Who is evil
Denialism and death threats.
A new book defending vaccines, written by a doctor infuriated at the claim that they cause autism, is galvanizing a backlash against the antivaccine movement in the United States. But there will be no book tour for the doctor, Paul A. Offit, author of “Autism’s False Prophets.” He has had too many death threats…[Offit] is also the co-inventor of a vaccine against rotavirus, a diarrheal disease that kills 60,000 children a year in poor countries.
So…Paul Offit collaborated on the invention of a vaccine that if implemented can save the lives of at least 60,000 children a year in poor countries – and yet ‘antivaccine activists’ think he’s evil and some think he should get death threats. That’s odd.
“[A] few years ago this ceased to be a civil scientific discourse and became about crucifying individuals,” said Dr. Gregory A. Poland, chief of vaccine research at the Mayo Clinic, who says he has had threats against his children.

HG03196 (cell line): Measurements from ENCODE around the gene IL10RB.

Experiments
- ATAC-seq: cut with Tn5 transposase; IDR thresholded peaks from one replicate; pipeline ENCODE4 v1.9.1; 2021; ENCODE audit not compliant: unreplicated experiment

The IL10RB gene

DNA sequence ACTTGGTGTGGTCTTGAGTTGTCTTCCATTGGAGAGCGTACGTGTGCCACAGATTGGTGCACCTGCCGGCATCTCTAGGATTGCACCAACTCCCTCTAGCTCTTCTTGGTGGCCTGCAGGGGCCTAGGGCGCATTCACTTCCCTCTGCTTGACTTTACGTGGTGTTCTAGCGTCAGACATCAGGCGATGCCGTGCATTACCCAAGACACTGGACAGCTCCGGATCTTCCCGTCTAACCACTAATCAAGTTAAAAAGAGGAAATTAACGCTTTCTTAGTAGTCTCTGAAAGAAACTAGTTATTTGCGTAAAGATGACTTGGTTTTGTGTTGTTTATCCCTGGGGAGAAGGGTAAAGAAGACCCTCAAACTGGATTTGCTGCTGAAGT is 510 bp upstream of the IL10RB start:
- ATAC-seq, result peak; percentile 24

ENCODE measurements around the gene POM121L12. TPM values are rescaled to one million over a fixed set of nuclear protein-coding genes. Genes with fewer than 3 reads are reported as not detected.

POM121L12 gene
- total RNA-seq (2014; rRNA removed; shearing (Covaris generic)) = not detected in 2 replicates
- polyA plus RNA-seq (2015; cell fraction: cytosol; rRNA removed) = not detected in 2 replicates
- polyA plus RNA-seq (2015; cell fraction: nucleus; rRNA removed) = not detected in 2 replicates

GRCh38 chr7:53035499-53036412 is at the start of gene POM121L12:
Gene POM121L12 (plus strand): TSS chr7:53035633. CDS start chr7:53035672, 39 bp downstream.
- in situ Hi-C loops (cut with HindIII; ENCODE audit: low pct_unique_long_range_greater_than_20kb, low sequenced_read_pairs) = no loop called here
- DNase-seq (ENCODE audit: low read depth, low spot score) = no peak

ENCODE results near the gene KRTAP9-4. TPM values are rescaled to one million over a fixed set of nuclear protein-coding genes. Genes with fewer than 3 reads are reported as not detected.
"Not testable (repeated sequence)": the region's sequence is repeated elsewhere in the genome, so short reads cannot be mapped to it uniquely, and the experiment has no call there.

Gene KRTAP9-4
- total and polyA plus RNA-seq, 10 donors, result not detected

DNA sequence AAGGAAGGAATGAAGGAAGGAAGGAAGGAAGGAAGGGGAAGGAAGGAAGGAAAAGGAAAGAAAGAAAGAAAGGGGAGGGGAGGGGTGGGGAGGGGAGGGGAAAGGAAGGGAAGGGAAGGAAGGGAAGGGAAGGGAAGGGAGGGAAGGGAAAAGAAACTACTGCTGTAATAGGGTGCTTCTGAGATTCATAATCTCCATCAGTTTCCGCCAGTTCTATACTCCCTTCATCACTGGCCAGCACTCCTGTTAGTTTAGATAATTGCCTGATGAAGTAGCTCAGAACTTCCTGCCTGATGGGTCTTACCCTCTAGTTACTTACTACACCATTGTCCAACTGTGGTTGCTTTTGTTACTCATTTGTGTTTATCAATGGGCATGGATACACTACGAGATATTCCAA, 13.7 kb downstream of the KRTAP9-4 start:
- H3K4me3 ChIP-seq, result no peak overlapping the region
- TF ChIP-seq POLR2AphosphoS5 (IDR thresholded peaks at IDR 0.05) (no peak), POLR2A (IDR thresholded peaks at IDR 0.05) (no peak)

Vaccines prevent lethal diseases – yet people get so angry about a non-existent link between vaccination and autism that they want to kill or at least threaten people who are working on vaccines. That’s deranged.
Of course, having grown up in a world where lethal contagious diseases, apart from AIDS, are no longer commonplace, they don’t know what it’s like to live with the constant risk and sometimes reality of cholera, typhoid. TB, polio – and measles. But if they’re going to become activists on the subject, then they ought to find out what it’s like. It’s not all that difficult.
Many doctors now argue that reporters should treat the antivaccine lobby with the same indifference they do Holocaust deniers, AIDS deniers and those claiming to have proof that NASA faked the Moon landings.
In other words reporters should treat the antivaccine lobby like whack jobs.